Evaluating Web Sites: The Good, the Bad, the Ugly, and How to Tell the Difference

Authority

  • Is the page signed, i.e. does it give an author's name?
  • Are the author's credentials given?
  • Who is the sponsoring agency?
            URL can provide clues: .edu, .gov, .org

Reasons for consideration:

  • Anyone can publish anything on the Internet.
  • Internet bypasses traditional publishing steps of fact checking, peer review, editor's revisions, etc.
  • The Web has no standards for information that it carries.

Questionable site:

http://answers.yahoo.com/question/index?qid=20080502081339AAW1Tbs
No source is given for the information, and the author does not appear to be an authority on the subject.

Good site:

http://www.cancer.org/Cancer/CancerBasics/what-is-cancer
This information comes directly from the American Cancer Society, a reputable source.

 

Objectivity

  • What is its purpose (to inform, persuade, sell, entertain?)
  • Any bias or hidden agenda?
  • Clues to objectivity: authority, presence of ads

Reasons for consideration:

  • Internet is often used as a soapbox.
  • Internet tends to blur distinctions between advertising, opinion, and facts.

Questionable site:

http://hutchison.senate.gov
The information is probably true but is likely to be biased since it comes from the subject's own personal page.

Good site:

http://www.vote-smart.org/bio.php?can_id=S0852103
Information is provided by a non-partisan organization.

 

Content

  • Accurate (authoritative source; references cited)
  • Appropriate to audience
  • Has the needed depth and breadth
  • Currency (Does the page have a stated date?)
               Note:  There is a difference between Date created v. date posted v. date updated

Reasons for consideration:

  • Remember that anyone can publish anything on the Internet.
  • Standard print indicators of content - like table of contents, preface, publication dates - are often absent on the Internet, so one must examine content directly.

Questionable site:

http://www.indo.com/travel_agents/harapan/rate.html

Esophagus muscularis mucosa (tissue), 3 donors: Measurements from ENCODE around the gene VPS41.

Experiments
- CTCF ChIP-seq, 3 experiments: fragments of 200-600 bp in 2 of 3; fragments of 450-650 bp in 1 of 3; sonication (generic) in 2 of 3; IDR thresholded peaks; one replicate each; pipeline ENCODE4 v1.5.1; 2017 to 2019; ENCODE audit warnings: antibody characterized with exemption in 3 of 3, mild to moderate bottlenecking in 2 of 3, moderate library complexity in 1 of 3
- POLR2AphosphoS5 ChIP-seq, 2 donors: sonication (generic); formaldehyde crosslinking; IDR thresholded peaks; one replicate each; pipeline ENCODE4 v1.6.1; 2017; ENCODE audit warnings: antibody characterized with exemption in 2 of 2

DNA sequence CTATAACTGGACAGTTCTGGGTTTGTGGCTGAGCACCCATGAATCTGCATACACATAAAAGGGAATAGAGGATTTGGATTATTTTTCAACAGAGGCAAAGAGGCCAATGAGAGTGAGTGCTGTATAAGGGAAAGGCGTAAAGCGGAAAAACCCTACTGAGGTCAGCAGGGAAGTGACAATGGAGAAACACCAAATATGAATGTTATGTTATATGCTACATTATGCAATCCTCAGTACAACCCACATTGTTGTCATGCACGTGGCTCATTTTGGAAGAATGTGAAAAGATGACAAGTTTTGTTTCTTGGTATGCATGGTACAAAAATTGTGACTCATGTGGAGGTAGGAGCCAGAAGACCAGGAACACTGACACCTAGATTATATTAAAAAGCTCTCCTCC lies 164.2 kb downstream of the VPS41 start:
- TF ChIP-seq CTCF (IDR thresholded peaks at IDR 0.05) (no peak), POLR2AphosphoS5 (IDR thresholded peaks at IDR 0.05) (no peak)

Dates for hotel rates are outdated.

Good site:

http://www.travelocity.com
Covers many hotels in many cities. Copyright dates at bottom of page indicate ongoing currency.

 

Ease of Use

  • Logical organization
  • Intuitive operation
  • Do you know where you are or do you get lost in the links?
  • User aids: link back to the home page
                       Site map
                       Search function for the site

Reasons for consideration:

  • Authors do not always take the time to make their site user-friendly.
  • Web authors often emphasize what is "cool" over what is useful.
  • If a site is hard to use, it will not be used.

Questionable site:

http://www2.tntech.edu/history/earlymod.html
Page is simply a list of links with no apparent organization; many links only lead to other links instead of to actual information.

Good site:

http://www.state.gov/
Information is organized into self-explanatory categories; page offers a site organization map, an index, and a search function for further assistance.

 

Stability

  • Is the site hosted by a stable institution?
  • Is older information archived or does it disappear?
  • Is it regularly maintained?
                  No broken links
                  Regularly updated
  • Include email address of Webmaster?

Reasons for consideration:

  • Web publishing is quick. It is easier to put something on the Web than to maintain it.
  • Nothing is permanent on the Internet.

Questionable site:

http://www.mrfreefree.com/freebies/free_books_literature.html
Page is an advertising site dedicated more to online shopping than to providing stable links. Books displayed change according to the whim of advertisers.

Good site:

The On-Line Books Page
Collection is sponsored by a major university dedicated to creating and maintaining the service.


Last updated: Oct. 15, 2012 1:49 PM



Thanks to a donation from an alumnus, the Special Collections at ACU's Center for Restoration Studies now houses two Ethiopian religious texts dating back to the turn of the 19th century.
 

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